I would rather begin the conversation by asking, what does my requirement dictate? 

The trick is to deliver this message into civil service speak. I use the phrase “cloud’s not prescriptive” — it’s like you or I in this room, going to the doctor, and he or she prescribing us the same medicine. Well, that’s nonsense, right? Because we’re unique and we’re different.

Now, the chances are that a large percentage of our workloads will be in the cloud. It shouldn’t be that it’s got to go there no matter what.

However, this brings its own challenges because if you’re saying you want to use multi-cloud, how are you managing that? Because it’s difficult enough to get skills. And now you need skills in two providers.

I believe that people and culture drive the change, and if you do it right, it’s awesome. If you do cloud bad, you can be in a bad place. 

The Citizen Expectation Shift: Why Governments Must Modernize

 Q: I spent a little time in Estonia earlier this year, and they’ve created a digital society with 98 percent of services completely online. Do you think it is important for governments to embrace modernization efforts and meet the rising expectations of their citizens?

A: I think it is, and I think everybody sees it now. It doesn’t matter if you’re buying a car or getting a credit card. The processes are so quick and easy now, right? So, I think when you’re providing digital services to the public sector, people expect that. It’s about being digitally smart so you can make efficiencies in terms of processes and cost.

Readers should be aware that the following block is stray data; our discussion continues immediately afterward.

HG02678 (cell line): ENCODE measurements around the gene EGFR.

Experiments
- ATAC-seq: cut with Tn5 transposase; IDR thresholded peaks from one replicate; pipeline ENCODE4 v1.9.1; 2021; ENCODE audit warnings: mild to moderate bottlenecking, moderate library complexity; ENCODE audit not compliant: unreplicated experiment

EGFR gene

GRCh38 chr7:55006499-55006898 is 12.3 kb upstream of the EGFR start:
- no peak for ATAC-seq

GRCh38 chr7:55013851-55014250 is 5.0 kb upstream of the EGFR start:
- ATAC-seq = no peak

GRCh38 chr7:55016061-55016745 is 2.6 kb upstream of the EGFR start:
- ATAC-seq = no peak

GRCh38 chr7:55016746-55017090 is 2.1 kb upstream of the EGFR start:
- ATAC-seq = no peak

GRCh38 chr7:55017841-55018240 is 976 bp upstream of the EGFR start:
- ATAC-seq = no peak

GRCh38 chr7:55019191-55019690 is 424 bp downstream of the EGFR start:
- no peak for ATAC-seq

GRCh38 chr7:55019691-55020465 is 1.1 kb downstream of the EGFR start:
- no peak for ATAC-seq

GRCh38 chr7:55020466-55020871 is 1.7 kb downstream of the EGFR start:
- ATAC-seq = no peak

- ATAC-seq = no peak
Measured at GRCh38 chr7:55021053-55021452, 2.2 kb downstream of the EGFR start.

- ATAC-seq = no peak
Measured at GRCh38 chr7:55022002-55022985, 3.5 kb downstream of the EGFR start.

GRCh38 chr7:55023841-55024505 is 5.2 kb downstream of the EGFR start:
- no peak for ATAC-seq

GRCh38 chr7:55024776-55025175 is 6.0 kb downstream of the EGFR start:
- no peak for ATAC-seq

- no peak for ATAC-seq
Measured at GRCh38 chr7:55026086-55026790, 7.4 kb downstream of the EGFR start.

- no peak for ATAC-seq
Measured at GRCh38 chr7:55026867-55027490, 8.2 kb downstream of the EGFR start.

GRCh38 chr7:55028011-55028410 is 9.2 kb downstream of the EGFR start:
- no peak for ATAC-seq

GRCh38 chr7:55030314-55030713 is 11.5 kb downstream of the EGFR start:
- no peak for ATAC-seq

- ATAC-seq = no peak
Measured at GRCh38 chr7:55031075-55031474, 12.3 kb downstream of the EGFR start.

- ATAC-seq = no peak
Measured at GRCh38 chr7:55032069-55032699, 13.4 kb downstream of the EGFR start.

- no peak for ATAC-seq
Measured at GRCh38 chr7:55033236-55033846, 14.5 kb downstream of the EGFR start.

It’s about making the end user happy. For us, if we can simplify something by filling in an online form instead of paper, citizens will be happier. But we could take it to a wider area where a lot of the government departments still aren’t joined up. We might be asking users to input data that we already have.

So, as part of maybe the future is actually enabling that data sharing piece where we already know all about you. But Estonia is really groundbreaking on that.  

The Cloud Skills Shortage Dilemma

Q:What have been the major challenges and opportunities on your cloud journey? 

A: The cloud skills shortage is a real challenge. I always use the phrase “clouds a beast”, and Kubernetes is a beast. These really are awesome platforms.

But they’re extremely difficult, complex, and evolving so quickly. So, there’s a reason why cloud engineers or Kubernetes engineers are in high demand and they get a high salary. In the beginning, I don’t think the Government fully realized the complexity of the apps.